my first hockey game: keith olbermann

Fort Eddie: New York Rangers’ goaltender (and Olbermann favourite) Ed Giacomin, photographed in the fall of 1967. (Image: Franck Prazak/Library and Archives Canada, 2000815187)

Long before Keith Olbermann took up as a full-time Donald Trump excoriator, he was a hockey fan and reporter, an analyst and student of the game — a hockey maven, even, as he’s said himself. Like Ken Dryden (and Gary Bettman), he’s a Cornell graduate. Olbermann, who’s 58, was at the 1980 Lake Placid Winter Olympics where he saw Herb Brooks’ young, implausible United States team overthrow Viktor Tikhonov’s heavily favoured squad from the Soviet Union. If you haven’t seen Olbermann in full hockey flight, paying tribute to Jean Béliveau, or decrying the foolishness and bad history perpetrated by those who celebrate the NHL’s Original Six, then go and see that now — we’ll wait.

Olbermann’s broadcast career includes, of course, his years with ESPN’s SportsCenter in the 1990s. Since then, he’s talked baseball and football and everything else on CNN and Fox Sports Net. From 2003 through 2011, he hosted Countdown on MSNBC. In 2016, he launched a new political show, The Closer with Keith Olbermann, on GQ.com. It got a new name (and vehemence) after Donald Trump won the 2016 U.S. election: The Resistance. Olbermann’s books include The Worst Person in the World (2006) and Pitchforks and Torches (2010). His latest, published earlier this fall, is Trump is F*cking Crazy (This is Not a Joke).

Today, as part of Puckstruck’s original ongoing series, Olbermann recalls the first hockey game he saw in the flesh as a 10-year-old fan growing up in New York. It was early in the season, and the Toronto Maple Leafs were in town …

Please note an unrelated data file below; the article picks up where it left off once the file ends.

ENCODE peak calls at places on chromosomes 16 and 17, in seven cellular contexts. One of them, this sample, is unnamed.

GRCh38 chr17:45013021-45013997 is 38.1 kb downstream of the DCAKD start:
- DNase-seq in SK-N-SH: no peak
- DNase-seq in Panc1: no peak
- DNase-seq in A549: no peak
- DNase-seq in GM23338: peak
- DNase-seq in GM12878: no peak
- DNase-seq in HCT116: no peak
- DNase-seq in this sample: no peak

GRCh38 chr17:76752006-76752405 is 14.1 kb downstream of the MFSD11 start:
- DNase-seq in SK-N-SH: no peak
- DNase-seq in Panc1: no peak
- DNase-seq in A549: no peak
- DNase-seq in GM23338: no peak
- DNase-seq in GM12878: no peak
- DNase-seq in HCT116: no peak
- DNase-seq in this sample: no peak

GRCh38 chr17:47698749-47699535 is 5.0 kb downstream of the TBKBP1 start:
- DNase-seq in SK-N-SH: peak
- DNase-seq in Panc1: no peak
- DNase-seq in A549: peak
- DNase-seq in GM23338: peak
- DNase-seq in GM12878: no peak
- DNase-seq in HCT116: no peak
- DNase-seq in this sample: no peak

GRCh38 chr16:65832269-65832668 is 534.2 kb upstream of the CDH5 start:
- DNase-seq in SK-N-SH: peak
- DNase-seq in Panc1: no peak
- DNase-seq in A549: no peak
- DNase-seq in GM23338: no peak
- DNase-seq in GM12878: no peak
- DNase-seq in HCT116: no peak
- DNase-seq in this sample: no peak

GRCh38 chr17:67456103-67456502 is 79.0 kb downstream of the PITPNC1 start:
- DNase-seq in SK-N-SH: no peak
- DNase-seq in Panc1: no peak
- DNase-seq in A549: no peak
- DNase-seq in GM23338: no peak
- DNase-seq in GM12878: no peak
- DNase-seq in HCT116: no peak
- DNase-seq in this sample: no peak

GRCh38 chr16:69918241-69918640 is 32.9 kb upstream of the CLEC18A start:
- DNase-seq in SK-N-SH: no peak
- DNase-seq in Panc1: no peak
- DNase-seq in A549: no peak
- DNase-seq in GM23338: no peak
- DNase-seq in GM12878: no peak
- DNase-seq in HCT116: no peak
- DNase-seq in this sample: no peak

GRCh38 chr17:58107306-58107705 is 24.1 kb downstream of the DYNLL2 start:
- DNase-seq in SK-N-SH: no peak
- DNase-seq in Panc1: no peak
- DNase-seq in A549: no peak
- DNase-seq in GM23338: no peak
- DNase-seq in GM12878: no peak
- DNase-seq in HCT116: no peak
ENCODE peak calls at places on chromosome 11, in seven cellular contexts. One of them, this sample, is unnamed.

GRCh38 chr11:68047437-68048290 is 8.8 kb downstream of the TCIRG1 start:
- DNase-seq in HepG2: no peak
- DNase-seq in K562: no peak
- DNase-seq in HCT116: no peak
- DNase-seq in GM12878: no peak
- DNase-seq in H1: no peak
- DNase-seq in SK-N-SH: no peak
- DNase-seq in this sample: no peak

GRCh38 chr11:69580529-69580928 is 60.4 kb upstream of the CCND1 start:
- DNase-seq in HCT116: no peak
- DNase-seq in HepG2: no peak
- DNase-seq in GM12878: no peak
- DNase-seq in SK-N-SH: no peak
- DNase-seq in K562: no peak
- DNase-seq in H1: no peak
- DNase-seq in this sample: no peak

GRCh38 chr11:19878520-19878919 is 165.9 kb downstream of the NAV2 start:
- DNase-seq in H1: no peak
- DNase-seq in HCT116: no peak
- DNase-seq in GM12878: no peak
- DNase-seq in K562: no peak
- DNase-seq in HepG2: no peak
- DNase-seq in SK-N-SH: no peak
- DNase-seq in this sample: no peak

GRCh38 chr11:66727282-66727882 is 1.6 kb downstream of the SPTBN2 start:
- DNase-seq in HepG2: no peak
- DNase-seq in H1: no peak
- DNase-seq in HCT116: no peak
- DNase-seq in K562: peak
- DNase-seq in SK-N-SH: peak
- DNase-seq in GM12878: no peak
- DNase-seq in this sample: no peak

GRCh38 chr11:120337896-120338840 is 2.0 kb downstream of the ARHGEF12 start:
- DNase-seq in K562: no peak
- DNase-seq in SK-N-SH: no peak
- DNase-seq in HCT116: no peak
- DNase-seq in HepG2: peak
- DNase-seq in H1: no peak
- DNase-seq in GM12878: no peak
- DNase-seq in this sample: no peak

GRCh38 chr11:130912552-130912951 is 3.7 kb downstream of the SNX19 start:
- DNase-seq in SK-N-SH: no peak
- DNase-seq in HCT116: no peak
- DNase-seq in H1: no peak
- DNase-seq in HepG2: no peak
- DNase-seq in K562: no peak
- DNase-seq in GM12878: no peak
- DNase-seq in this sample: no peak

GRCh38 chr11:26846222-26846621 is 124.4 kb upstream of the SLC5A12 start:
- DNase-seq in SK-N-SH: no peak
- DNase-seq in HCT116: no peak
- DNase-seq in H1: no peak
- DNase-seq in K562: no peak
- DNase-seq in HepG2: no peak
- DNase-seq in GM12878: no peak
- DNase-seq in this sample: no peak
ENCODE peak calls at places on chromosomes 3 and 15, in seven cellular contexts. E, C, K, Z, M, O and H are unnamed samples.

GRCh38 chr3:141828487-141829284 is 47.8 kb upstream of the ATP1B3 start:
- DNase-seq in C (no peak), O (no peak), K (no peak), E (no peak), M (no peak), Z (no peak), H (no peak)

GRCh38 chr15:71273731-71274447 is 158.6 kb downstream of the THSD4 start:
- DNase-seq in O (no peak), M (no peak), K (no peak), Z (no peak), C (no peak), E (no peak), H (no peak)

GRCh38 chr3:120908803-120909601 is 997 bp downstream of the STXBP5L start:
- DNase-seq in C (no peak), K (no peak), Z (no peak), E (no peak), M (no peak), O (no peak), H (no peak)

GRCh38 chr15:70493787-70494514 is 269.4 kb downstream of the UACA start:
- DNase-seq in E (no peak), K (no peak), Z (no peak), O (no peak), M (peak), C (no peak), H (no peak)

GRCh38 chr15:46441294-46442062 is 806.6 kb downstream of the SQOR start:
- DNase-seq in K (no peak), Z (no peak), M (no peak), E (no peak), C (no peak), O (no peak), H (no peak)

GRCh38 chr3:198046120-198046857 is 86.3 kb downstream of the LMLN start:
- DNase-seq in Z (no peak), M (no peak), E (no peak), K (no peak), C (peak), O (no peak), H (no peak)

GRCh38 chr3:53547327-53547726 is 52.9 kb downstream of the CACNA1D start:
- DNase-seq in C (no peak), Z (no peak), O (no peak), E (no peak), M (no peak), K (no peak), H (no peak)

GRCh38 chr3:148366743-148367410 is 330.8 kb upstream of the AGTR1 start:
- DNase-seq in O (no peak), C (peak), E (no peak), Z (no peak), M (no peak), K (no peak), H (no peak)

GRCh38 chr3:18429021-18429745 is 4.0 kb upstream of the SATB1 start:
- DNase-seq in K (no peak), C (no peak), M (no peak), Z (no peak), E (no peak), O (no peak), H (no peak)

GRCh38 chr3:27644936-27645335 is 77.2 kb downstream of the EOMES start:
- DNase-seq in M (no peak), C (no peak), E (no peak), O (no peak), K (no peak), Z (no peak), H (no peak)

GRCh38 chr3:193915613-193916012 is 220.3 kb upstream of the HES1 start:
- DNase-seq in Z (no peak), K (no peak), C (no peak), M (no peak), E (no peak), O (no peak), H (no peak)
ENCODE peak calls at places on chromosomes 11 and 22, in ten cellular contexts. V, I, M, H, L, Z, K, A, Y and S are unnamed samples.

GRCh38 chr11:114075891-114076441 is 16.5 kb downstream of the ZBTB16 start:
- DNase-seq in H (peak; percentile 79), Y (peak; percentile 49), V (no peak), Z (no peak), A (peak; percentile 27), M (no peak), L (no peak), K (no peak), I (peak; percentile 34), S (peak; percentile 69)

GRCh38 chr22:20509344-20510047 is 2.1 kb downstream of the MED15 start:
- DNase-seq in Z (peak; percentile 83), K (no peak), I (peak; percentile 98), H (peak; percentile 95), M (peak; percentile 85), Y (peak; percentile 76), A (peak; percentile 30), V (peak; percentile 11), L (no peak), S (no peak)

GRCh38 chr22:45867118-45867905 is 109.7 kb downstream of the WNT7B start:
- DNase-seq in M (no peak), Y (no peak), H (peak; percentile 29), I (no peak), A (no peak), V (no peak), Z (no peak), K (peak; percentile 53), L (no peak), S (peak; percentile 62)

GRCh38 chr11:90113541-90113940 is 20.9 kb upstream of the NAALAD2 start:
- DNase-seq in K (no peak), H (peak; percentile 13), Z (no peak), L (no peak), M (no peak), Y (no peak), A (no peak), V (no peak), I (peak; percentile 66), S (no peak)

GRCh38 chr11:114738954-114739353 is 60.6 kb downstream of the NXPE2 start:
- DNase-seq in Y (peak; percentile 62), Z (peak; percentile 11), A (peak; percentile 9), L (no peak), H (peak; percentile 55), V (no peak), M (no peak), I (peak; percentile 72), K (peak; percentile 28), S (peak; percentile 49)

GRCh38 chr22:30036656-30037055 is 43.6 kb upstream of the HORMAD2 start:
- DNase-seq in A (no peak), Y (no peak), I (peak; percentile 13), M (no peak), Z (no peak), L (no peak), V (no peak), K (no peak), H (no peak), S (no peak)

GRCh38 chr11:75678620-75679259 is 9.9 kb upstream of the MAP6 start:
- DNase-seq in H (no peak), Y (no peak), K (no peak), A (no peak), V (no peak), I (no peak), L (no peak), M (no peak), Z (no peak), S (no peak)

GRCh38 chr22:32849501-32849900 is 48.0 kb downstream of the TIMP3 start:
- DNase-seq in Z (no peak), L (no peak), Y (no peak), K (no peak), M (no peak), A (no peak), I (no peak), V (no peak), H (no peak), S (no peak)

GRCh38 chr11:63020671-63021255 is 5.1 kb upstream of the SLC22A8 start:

My first game — memory, and Hockey Reference tell me — was October 19, 1969. Vic Hadfield had a phantom goal waved off in the first and then seconds later scored on a power play and despite 43 other Ranger shots, that was it. Eddie Giacomin became my eternal hero, and neither he nor Bruce Gamble wore a mask. It was only the second home game of only the second full season of the Rangers in what us old-timers still call “the new Garden,” and the subway trip there cost 20 cents.

This was part two of quite a dad/kid week for me. Four days earlier my father had gotten two tickets to Game Four of the 1969 World Series and in addition to the thrill each game represented, it occurs to me only now that these may have been the first two sporting events I ever attended in which the buildings were full. There was something just as awe inspiring about the 17,000 packing the Garden as the 57,000 at Shea.

I had been a Rangers’ fan for about a year to this point, but only on TV and radio. It amazes me that my main conduit was Marv Albert and he was in his radio gondola that night, and I visited with him at MSG the last game I saw during the playoffs last spring! I would soon get the whole back story of my mother and her Uncle Willie going to one of the games of the Cup Finals of 1940, and before that, New York Americans games. And I would shortly understand the disappointment built into being a Ranger fan.

My second game was early the next month against the Blues and I couldn’t wait to get there because I knew I was going to be able to say I saw either Glenn Hall or Jacques Plante play for St. Louis. And who did they start in goal? Ernie Wakely.

 

this week: king mackerel, amberjack, bonito, barracuda